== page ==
More than 50 per cent of pregnancies in the Philippines are unplanned. And a staggering 14 Filipino women die every day due to pregnancy and complications in childbirth.
As Jofelle Tesorio and Ariel Carlos report from Palawan, a mother-daughter team has made it their mission to provide women and young people with much-needed reproductive health services and education.
It’s early morning at the Roots of Health office here in Palawan, but the staff is already busy tending to a group of women, some pregnant, others with children in tow.
Roots of Health is the only clinic on the island that provides maternal and reproductive health services and education, for free.
It’s just one of a handful of similar clinics throughout the Philippines.
And there’s a special mother-daughter team behind the initiative.
Susan Evangelista and Amina Evangelista-Swanepoel established Roots of Health in 2009.
As a retired literature professor, 75-year-old Susan has always had a soft spot for education.
And she’s seen countless unplanned pregnancies affect the education of her students.
“A lot of my girl students dropped out pregnant and although we did have some girls coming back after they had children and I was always very interested in them, I had a number of them in my classes and I thought it was really admirable that they would come back because it takes a major effort to do that but many just disappeared and you know, you could just see what was going to happen to them,” Susan said.
In Palawan province alone, 25 percent of pregnant women are teenagers.
It seemed like there was little assistance for them, says Susan.
“You just look around here and you get a feeling that there are [an] awful lot of people with no healthcare.”
Meanwhile, Susan’s daughter, Amina was halfway across the globe in New York.
She had just finished a double Masters in International Affairs and Public Health, when Susan suggested they set up an organisation together – one that could help prevent unplanned pregnancies in the Philippines.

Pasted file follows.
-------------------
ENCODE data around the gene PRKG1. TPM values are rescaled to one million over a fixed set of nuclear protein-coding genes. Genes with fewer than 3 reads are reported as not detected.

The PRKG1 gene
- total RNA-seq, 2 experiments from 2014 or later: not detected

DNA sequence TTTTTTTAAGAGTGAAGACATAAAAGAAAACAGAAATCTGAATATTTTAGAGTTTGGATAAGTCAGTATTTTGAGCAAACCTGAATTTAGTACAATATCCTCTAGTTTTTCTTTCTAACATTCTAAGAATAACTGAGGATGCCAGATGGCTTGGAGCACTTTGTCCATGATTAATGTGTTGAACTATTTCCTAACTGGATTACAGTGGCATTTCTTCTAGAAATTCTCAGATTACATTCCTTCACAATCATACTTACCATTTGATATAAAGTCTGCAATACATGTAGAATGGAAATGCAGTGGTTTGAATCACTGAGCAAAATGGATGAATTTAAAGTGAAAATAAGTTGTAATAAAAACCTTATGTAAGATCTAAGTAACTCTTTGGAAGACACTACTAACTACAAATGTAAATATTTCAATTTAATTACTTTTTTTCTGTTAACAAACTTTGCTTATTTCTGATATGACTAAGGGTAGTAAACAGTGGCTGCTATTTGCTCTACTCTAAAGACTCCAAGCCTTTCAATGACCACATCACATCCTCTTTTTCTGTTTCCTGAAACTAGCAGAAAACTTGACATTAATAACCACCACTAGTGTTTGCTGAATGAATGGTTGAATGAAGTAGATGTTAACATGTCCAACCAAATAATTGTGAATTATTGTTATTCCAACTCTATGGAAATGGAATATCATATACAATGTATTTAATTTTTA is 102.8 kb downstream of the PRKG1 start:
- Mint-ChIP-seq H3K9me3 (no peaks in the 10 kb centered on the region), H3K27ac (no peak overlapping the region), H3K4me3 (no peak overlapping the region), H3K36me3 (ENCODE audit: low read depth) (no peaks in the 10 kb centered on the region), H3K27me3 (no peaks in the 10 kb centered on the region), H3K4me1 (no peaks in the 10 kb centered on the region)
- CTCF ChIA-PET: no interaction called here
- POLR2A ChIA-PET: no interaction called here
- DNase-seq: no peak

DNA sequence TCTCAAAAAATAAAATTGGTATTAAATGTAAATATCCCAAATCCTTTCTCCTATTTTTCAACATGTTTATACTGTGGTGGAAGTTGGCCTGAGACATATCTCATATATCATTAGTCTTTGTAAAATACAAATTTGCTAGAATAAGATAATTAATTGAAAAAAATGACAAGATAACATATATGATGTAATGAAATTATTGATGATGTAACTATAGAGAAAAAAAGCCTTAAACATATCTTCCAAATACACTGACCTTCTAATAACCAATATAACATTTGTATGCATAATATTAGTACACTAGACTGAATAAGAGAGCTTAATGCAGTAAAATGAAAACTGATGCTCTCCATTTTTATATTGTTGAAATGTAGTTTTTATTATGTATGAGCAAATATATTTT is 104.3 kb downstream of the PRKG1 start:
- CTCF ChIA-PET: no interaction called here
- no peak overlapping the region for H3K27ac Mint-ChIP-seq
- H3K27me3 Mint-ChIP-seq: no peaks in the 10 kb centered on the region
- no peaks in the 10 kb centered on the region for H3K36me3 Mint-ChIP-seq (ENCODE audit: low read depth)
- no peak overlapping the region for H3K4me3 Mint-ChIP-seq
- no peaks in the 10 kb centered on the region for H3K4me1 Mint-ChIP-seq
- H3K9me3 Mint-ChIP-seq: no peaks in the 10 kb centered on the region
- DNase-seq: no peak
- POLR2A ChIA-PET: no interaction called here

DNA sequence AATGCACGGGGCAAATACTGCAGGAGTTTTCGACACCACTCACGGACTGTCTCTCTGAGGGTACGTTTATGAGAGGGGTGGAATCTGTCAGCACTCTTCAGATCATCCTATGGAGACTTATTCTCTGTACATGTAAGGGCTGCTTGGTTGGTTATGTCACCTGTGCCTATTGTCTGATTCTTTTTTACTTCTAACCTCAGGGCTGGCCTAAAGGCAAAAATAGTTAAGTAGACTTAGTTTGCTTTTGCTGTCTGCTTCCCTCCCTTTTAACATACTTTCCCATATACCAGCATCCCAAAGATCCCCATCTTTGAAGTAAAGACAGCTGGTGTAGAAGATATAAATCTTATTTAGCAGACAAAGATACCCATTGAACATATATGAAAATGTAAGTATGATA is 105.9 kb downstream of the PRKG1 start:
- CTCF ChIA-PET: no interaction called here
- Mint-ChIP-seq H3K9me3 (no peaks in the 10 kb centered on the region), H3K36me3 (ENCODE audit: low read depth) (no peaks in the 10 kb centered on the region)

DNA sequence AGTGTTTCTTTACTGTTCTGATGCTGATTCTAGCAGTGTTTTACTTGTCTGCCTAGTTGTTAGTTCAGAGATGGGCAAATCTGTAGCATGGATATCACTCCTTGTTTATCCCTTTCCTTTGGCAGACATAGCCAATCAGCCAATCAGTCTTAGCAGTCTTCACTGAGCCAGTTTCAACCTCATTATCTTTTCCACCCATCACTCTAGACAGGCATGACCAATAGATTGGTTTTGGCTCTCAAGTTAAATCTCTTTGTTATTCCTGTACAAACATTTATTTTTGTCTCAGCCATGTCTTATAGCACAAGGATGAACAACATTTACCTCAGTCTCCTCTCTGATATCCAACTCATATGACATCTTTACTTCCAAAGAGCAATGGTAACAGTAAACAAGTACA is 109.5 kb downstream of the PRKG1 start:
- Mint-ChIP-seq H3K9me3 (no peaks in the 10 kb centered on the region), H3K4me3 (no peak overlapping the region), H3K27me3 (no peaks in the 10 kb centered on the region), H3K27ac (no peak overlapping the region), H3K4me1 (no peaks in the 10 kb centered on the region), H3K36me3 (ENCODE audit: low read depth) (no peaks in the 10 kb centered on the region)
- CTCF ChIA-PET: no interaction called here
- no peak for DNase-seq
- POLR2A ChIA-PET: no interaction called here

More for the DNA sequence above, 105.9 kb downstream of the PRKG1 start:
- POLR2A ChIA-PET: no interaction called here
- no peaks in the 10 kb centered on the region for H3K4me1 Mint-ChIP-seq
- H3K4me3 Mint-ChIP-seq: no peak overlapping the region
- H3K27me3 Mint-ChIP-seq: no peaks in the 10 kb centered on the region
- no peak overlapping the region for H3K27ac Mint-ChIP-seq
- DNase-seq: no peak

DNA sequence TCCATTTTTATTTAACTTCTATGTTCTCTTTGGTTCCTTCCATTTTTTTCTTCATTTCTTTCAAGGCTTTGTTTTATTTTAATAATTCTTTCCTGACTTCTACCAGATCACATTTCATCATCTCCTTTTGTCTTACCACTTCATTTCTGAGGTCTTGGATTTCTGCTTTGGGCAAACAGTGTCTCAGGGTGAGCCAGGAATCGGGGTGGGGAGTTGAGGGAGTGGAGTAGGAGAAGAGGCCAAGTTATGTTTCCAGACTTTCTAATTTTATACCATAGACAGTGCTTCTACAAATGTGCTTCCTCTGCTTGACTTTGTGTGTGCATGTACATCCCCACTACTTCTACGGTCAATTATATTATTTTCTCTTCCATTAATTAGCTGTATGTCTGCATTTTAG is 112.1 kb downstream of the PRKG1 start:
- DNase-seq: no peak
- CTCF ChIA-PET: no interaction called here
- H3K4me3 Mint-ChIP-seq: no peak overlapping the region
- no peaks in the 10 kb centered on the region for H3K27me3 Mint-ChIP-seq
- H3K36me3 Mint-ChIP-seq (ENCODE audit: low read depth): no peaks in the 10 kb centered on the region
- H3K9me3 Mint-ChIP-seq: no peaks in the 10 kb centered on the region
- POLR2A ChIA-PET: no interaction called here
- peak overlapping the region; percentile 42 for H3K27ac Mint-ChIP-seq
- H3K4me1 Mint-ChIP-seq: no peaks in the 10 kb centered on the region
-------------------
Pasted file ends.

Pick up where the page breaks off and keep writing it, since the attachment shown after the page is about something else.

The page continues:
“Truthfully, it was a half-baked idea,” recalls Susan.
“I came from a background where you don’t start things like that. In fact, when I told my mother, she said: ‘Would it be better to just give the money to someone who knows what they’re doing.’”
With no background in business or in setting up NGOs, they decided to take a risk and give it a go.
“We just said, ‘well, we will see what we can do, we will commit to two years and if at the end of two years, we’ve crashed and burned, nothing has happened, then we’ll stop and we’ll do something else. But at least we’ve tried,” Amina said.
Roots of Health now runs outreach programmes, where health workers explain contraceptives to college students. Amina believes it has had a significant impact so far.
“In the last two years, the teaching team has taught over 30,000 young people,” she explains.
“In the province of Palawan now, at the end of 2016, we were providing free contraceptives to over 6,000 women who couldn’t afford it. In a population of over a hundred million, it’s not a huge number, but here in Puerto or Palawan, it does make a difference, if you’re talking to a young person, you’re talking to a woman and they’re telling you how it has changed their life,” Amina commented.
As a reproductive health NGO in the Philippines, it can be challenging and frustrating at times.
The deeply influential Catholic Church makes any discussion of sex and sexuality, taboo.
“My biggest problem with the Catholic Church’s opposition is that they’re just ignoring the problems.”
Amina continued, “It’s like they have their heads in the sand. So when they say: ‘Oh, we shouldn’t do sex education because that will make kids have sex’, I say ‘what about the kids who are already having sex, what are we going to do about them’? Silence. Nothing.”
The previous government defied the Catholic Church, and passed a law on reproductive health to provide comprehensive sex education and free access to contraceptives, such as condoms to high school and college students.
Now President Rodrigo Duterte wants it implemented, but the budget has yet to be allocated.
However there is a silver lining. Roots of Health won a Stars Impact Award in 2016, giving them funding to hire teachers and health workers.
They are expanding to cater to more marginalised communities and plan to open youth-friendly health services.
“Ultimately, what we’d really like to do is make it so that people could talk about sex and contraception, and unwanted pregnancies and HIV and things like that without all these taboos about not sounding polite. So that problems could be dealt with more straightforwardly and I think we actually are making progress with that,” Susan said.
For Amina and Susan, change in cultural and behavioural attitude towards reproductive health won’t happen overnight, but they believe they’re making a huge difference, one step at a time.